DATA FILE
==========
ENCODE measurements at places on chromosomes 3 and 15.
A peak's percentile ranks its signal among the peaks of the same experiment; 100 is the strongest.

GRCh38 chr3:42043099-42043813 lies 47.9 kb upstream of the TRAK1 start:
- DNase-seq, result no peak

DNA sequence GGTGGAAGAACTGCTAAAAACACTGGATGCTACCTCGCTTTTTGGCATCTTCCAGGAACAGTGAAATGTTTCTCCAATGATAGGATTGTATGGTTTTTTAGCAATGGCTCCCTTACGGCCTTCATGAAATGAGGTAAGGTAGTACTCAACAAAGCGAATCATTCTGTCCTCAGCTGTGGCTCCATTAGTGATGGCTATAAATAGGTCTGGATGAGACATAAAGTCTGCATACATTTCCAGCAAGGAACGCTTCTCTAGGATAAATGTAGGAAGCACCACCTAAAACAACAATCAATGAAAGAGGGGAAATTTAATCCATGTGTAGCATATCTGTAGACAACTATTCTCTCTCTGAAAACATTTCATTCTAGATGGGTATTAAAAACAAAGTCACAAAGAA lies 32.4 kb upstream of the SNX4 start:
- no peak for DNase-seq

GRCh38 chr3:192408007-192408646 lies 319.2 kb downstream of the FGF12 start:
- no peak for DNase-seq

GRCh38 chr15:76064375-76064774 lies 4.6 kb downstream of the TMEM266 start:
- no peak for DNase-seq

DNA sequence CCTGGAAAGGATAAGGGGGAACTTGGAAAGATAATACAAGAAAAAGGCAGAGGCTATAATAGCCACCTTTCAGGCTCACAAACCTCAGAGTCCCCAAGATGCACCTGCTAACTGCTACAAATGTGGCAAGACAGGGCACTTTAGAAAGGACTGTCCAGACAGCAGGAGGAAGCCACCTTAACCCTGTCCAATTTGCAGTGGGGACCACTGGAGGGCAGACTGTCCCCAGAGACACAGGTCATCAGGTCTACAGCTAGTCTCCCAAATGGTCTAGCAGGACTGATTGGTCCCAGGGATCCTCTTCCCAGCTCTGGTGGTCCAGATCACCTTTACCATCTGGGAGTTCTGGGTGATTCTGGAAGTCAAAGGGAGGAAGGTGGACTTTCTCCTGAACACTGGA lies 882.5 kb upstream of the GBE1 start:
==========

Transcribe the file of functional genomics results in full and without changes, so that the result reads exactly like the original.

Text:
ENCODE measurements at places on chromosomes 3 and 15.
A peak's percentile ranks its signal among the peaks of the same experiment; 100 is the strongest.

GRCh38 chr3:42043099-42043813 lies 47.9 kb upstream of the TRAK1 start:
- DNase-seq, result no peak

DNA sequence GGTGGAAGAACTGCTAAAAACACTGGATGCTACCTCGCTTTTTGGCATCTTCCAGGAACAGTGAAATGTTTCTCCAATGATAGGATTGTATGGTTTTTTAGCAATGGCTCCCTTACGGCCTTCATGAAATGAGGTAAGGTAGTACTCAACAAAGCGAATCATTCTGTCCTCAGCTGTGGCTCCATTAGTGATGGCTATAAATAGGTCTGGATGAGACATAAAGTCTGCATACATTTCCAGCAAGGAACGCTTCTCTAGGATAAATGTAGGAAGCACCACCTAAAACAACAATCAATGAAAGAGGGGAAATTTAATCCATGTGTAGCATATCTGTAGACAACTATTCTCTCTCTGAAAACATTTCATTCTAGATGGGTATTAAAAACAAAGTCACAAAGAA lies 32.4 kb upstream of the SNX4 start:
- no peak for DNase-seq

GRCh38 chr3:192408007-192408646 lies 319.2 kb downstream of the FGF12 start:
- no peak for DNase-seq

GRCh38 chr15:76064375-76064774 lies 4.6 kb downstream of the TMEM266 start:
- no peak for DNase-seq

DNA sequence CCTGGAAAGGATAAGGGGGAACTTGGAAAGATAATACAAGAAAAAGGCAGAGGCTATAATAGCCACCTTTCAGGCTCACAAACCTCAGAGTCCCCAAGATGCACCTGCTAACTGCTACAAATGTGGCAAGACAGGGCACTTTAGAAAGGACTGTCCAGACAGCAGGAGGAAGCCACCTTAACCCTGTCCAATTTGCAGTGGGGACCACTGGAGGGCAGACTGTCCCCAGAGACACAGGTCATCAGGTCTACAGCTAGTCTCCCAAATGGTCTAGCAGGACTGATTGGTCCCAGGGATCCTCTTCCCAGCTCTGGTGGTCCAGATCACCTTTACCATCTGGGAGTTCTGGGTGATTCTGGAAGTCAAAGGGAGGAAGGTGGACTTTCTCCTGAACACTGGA lies 882.5 kb upstream of the GBE1 start: